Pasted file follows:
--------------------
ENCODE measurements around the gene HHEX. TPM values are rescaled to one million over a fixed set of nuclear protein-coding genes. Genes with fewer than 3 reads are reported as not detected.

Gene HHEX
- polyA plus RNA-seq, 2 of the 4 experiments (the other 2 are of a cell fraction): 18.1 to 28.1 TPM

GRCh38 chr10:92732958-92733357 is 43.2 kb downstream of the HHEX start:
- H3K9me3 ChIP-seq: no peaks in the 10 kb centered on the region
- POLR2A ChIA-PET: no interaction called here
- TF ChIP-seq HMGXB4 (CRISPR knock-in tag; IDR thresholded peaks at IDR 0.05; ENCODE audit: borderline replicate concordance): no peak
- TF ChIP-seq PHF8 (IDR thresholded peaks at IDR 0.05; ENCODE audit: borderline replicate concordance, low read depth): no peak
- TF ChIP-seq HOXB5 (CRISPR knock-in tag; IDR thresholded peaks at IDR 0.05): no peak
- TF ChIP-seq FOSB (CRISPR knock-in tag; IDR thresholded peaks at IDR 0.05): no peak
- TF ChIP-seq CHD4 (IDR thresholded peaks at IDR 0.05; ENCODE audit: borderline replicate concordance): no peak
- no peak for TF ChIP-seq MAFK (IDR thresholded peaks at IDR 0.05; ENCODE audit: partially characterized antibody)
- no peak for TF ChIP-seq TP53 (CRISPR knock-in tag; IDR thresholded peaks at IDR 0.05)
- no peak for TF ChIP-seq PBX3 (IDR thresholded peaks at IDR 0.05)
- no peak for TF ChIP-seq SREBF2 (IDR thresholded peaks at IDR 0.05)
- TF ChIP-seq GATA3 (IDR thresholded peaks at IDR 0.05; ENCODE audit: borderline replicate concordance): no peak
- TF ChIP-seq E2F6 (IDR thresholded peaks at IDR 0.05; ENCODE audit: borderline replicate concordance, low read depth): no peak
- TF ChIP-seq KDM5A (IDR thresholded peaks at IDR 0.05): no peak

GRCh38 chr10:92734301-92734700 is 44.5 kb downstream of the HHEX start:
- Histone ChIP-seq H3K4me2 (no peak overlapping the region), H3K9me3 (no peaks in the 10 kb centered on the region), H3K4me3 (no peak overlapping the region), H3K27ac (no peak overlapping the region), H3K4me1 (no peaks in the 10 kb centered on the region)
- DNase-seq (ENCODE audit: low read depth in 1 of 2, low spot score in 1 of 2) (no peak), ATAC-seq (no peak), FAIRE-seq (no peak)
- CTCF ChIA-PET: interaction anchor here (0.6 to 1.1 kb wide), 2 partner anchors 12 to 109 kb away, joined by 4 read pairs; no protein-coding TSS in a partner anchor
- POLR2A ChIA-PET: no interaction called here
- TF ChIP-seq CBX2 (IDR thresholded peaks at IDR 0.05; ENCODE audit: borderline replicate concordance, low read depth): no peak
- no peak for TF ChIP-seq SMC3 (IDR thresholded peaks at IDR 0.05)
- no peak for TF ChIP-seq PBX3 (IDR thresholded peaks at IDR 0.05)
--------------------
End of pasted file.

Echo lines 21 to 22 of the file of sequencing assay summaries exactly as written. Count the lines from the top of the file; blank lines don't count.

- DNase-seq (ENCODE audit: low read depth in 1 of 2, low spot score in 1 of 2) (no peak), ATAC-seq (no peak), FAIRE-seq (no peak)
- CTCF ChIA-PET: interaction anchor here (0.6 to 1.1 kb wide), 2 partner anchors 12 to 109 kb away, joined by 4 read pairs; no protein-coding TSS in a partner anchor